IF YOU’RE kicking your heels during lockdown, we’ve got something to lift your spirits and help you happily while away the hours.

A long-running Isle of Wight project which has been gathering the memories of Islanders who have worked the land and the seas is ready to share all of their gems.

Scroll through the gallery of pictures above to see more... 

Through two new websites — Farming Memories and Memories of the Sea — you’ll be able to listen to dozens of interviews, learn about those who took part and gaze through the 800-plus photos of years gone by.

The interviews have also been divided into more than 600 bite-sized chunks of one to two minutes long, so you can easily drop into a wide range of themes, be that the old Newport Market or the Isle of Wight's glorious boat-building history, listen to memories of them and look through the fascinating photos.

Isle of Wight County Press:

A glass lantern slide of the market at St. James Square, Newport. Picture courtesy of Carisbrooke Castle Museum.

Funded as part of the five year-long Down to the Coast project by the Heritage Lottery fund, Peter Fellows, who heads up the project is clearly pleased with the results.

He said: “In the last year, what happens locally has become more important and closer to our hearts, so it’s been fascinating listening to the people recounting stories of years gone by, reflecting on the changes that have happened over their working lives.

“All of those wonderful voices and local accents, combined with the fact that most of these photos will have never been seen before as they come from the personal collection of those who took part, make this a very special project.”

One such incredible tale captured by the Farming Memories project was that of young farm-worker Christine Broom, who won a national Heroine of the Storm award for her efforts during the heavy snowfalls of 1962-63.

On Boxing Day 1962, Christine woke up at 4am to loads of snow. She walked through the snow for eight hours, with her father, to a friend's farm in Newchurch, arriving at midday to milk the cows. She got home at midnight. Christine repeated this every day for six weeks.

Unbeknown to Christine and the family, her grandmother nominated her for the award. Christine remembers: "I won £20 which was an awful lot of money in those days and a bouquet of red roses."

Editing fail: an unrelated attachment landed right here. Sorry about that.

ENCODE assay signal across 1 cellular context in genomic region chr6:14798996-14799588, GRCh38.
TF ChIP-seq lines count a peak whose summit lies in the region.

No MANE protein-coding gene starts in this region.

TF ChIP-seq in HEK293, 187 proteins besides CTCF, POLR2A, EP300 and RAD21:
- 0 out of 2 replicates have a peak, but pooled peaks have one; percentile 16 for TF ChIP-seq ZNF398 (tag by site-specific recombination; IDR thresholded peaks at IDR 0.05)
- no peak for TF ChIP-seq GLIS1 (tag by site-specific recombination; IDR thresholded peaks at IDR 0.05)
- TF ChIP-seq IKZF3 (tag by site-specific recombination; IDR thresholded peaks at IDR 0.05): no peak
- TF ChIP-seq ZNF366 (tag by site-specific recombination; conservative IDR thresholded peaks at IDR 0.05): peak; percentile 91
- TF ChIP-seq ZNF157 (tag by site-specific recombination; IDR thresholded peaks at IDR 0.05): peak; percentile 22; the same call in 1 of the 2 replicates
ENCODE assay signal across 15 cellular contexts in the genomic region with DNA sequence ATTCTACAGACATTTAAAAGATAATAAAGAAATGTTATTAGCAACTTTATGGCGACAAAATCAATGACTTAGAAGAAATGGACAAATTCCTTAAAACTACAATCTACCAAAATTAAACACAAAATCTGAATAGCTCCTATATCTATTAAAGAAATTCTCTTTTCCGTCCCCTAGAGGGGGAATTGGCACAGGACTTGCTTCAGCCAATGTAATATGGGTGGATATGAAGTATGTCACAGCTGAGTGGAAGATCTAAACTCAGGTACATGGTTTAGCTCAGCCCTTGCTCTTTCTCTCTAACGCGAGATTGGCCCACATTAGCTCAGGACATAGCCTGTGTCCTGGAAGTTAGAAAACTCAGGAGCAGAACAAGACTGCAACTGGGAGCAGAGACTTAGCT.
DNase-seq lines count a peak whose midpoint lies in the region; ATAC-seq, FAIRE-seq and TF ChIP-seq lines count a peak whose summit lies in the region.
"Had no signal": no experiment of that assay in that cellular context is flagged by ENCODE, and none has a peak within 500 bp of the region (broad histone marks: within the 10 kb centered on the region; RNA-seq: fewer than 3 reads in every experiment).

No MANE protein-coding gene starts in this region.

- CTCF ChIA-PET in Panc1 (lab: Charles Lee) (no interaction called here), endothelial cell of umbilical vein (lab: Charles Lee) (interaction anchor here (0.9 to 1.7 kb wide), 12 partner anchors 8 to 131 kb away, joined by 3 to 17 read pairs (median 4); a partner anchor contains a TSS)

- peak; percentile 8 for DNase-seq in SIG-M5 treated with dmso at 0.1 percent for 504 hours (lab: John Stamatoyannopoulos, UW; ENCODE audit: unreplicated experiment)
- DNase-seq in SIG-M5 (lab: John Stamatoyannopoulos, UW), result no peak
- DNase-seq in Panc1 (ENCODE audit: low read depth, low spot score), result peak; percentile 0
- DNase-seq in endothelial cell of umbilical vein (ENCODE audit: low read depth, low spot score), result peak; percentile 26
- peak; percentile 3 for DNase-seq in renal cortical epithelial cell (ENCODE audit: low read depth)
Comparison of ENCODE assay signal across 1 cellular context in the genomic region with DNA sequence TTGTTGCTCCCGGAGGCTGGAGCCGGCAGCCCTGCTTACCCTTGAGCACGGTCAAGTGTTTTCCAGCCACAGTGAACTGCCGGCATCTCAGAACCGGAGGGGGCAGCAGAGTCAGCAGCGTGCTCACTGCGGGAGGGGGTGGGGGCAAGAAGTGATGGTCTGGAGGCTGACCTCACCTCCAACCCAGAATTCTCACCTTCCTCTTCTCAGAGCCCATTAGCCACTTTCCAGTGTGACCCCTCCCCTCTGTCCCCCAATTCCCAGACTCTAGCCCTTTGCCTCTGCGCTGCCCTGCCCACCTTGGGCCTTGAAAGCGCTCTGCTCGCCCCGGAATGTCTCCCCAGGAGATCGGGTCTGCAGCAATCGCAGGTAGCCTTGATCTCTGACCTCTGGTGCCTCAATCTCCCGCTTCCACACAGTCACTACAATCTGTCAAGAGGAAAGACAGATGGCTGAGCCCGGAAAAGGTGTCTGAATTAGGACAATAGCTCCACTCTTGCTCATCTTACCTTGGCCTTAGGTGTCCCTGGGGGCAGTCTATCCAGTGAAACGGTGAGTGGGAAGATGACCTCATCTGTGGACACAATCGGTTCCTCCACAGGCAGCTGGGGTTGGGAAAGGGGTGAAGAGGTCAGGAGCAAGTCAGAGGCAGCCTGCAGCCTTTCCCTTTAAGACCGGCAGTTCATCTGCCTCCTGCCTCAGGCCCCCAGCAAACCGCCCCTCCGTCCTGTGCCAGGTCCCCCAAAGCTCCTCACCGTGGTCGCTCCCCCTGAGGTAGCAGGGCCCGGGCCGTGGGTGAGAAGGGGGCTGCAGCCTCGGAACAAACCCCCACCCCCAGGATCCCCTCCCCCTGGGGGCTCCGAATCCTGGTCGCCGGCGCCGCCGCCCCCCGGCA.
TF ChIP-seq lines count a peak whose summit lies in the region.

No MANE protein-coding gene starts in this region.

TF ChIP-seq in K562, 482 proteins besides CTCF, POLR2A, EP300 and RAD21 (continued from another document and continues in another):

This lovely tale had a poignant ending and you can read more on the new Farming Memories website.

Isle of Wight County Press:

Geoff Phillips is another well-known figure who tells his tale in Farming Memories. Picture: Julian Winslow.

Lots of people and Island organisations were involved with creating this project. The Isle of Wight Council’s Heritage Service and Carisbrooke Castle Museum (CCM) were very generous in sharing some of their fantastic collection of historic photos, as were the Classic Boat Museum; East Cowes Heritage Centre, the Isle of Wight Society; Bembridge Heritage Centre, Cowes Heritage, RNLI HQ, as well as the private collections of those interviewed.

The striking portraits of those interviewed on the website were shot by Island photographer, Julian Winslow, and they fulfil the project’s desire to capture a moment in time and add a distinguished edge to the project.

Julian captures why the project is important. He said: “It changed the way I think of history. We’re taught about kings and queens and governments, but the real story is the people who lived it.”

“I loved meeting the people who were all such rich characters with such human stories — sometimes funny, others tragic, but all of them fascinating, even those that were just everyday life."

The projects are part of the growing oral history archive which Lisa Kerley and volunteers at Carisbrooke Castle Museum (CCM) have been quietly building up. When lockdown loosens, CCM have a Farming Memories project exhibition planned for later in the year.

Like reading tales of life on the Isle of Wight in days gone by? Click here to read more!